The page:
Certain features of S2S prediction systems should be advanced in order to produce more skillful S2S forecasts.
The functioning architecture of a typical S2S system consists of producing forecasts in many similar ways to contemporary numerical weather prediction, observations provide initial conditions for computing the evolution of these systems forward in time.
But there are several differences:
- Chaotic aspects of the Earth system mandate averaging S2S predictions over long enough periods to produce stable forecast statistics for each place and lead time
- A set of similar forecasts made in retrospect for 20 or more years within the same forecast system is compared with verification observations to calibrate the forecasts in order to correct the predicted probability distribution on the basis of how the model reproduces past conditions
- Longer timescale predictions include interactive Earth system components like ocean and sea ice since the evolutions of these components have their own right
The production of calibrated subseasonal and seasonal forecasts involves three separate processes:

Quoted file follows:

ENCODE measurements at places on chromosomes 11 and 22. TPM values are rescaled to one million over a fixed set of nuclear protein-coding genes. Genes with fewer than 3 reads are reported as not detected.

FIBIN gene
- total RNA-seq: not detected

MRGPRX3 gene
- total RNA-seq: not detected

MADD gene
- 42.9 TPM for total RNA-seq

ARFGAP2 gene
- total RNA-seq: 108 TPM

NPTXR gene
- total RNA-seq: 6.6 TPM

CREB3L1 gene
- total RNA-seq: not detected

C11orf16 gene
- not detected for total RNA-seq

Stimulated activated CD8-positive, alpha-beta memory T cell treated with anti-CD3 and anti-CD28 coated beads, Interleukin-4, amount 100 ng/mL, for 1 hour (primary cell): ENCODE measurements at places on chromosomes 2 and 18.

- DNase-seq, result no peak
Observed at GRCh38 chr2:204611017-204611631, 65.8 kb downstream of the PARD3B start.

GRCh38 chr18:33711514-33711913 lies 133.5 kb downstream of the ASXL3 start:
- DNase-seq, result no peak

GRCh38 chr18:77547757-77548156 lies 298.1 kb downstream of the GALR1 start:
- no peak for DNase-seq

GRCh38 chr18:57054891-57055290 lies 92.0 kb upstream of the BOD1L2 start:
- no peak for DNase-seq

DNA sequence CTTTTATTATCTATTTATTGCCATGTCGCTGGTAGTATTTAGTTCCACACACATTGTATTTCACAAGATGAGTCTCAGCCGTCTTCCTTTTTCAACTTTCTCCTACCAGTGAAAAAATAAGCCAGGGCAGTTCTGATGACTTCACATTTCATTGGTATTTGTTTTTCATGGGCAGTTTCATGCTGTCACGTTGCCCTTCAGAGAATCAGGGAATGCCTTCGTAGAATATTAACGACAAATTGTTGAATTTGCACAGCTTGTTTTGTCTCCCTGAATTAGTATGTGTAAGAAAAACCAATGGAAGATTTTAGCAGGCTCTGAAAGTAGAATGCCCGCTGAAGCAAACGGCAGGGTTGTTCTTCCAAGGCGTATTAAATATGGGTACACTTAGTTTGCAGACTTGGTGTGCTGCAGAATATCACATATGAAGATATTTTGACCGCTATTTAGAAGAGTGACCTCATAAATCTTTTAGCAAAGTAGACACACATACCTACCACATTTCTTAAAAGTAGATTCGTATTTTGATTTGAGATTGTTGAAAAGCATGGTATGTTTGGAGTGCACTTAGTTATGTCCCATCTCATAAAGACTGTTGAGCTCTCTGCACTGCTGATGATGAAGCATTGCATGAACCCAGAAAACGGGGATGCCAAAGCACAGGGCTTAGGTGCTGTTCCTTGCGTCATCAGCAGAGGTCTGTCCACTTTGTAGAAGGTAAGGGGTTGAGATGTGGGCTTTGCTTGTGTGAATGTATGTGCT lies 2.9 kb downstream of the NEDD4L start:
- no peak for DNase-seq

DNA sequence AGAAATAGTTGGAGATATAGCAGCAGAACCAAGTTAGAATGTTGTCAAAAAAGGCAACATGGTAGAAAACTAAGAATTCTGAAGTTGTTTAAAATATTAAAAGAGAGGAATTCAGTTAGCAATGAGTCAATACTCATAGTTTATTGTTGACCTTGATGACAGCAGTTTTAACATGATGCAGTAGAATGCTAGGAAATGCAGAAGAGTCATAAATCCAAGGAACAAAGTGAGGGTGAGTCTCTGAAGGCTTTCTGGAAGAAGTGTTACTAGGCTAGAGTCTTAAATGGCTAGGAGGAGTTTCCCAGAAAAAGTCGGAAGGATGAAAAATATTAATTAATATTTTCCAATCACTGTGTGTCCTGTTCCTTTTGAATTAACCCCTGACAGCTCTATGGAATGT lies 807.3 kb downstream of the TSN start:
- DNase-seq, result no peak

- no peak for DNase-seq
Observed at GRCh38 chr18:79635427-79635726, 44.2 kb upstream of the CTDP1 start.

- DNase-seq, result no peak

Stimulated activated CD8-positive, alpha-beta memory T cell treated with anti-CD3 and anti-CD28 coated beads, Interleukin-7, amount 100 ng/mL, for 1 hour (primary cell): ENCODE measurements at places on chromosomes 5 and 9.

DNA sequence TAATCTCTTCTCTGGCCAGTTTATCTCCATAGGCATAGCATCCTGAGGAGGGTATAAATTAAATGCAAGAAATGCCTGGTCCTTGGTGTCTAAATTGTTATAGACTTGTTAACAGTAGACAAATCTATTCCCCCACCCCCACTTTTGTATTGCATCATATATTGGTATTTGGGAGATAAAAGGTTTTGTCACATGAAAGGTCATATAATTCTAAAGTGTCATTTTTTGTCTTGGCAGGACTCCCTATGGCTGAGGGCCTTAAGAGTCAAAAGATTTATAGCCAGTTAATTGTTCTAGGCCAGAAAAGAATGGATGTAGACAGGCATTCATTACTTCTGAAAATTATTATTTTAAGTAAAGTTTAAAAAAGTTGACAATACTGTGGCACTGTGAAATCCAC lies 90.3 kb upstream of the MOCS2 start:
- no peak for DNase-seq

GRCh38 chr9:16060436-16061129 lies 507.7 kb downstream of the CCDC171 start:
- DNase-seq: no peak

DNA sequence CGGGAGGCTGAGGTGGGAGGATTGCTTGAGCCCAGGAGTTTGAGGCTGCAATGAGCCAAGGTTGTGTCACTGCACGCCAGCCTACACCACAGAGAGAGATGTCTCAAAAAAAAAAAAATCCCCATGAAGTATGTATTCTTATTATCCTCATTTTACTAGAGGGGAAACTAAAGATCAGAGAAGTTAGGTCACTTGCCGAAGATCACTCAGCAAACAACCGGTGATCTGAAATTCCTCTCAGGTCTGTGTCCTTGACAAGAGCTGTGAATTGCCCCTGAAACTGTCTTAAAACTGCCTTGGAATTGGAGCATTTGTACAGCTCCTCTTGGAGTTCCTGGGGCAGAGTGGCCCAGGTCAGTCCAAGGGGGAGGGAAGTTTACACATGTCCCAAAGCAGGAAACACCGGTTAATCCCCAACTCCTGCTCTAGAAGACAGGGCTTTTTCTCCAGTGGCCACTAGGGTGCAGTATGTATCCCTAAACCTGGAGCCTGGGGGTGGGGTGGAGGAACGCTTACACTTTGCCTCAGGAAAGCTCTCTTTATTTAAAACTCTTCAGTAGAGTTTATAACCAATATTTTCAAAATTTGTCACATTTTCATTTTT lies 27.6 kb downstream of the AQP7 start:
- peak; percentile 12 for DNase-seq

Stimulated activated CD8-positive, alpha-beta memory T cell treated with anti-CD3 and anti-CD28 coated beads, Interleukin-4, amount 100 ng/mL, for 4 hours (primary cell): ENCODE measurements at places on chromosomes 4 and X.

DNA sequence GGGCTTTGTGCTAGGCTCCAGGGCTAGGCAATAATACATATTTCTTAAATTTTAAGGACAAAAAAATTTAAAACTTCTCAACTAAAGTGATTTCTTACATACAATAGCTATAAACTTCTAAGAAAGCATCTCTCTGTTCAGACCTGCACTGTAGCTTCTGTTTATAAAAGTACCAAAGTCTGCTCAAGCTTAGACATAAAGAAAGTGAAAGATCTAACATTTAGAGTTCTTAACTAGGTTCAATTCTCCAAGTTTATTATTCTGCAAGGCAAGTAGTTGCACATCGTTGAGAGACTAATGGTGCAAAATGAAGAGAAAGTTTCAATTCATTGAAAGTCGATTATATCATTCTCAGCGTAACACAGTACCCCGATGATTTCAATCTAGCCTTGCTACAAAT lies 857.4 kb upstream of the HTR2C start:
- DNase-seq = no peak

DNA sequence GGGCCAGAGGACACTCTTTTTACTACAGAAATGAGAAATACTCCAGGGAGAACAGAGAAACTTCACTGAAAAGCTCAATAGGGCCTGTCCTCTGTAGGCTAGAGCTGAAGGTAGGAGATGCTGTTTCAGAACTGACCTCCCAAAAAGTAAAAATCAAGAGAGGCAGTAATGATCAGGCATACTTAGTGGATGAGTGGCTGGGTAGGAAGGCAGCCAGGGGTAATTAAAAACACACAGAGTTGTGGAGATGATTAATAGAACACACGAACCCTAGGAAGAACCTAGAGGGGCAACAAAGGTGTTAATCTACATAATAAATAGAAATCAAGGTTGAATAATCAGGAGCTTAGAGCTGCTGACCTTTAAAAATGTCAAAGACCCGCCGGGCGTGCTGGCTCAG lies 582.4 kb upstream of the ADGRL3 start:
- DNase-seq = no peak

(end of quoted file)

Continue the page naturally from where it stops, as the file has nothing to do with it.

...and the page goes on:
- Historical observations over a period of two or more decades are combined with data assimilation and Earth system dynamics in a coupled Earth System computer model to produce a reanalysis that is a detailed history of a wide variety of variables.
- The reanalysis data is sued as the initial conditions for a set of retrospective ESM S2S forecasts over the same two decades or more.
- Current observations processed with data assimilation serve as the initial conditions for a set of operation forecasts that are then calibrated in the prediction system and turned into S2S forecasts.
Routine observations focus on observations for operational model initialization, calibration, evaluation, and routine monitoring. Generally the most basic quantities are needed with continuous temporal and broad spatial coverage, and at spatial and temporal resolutions that are relevant for S2S processes.
The observing system of the cryosphere and Polar Regions depends on unique observing methods to confront the challenges of taking measurements in extreme and harsh environments.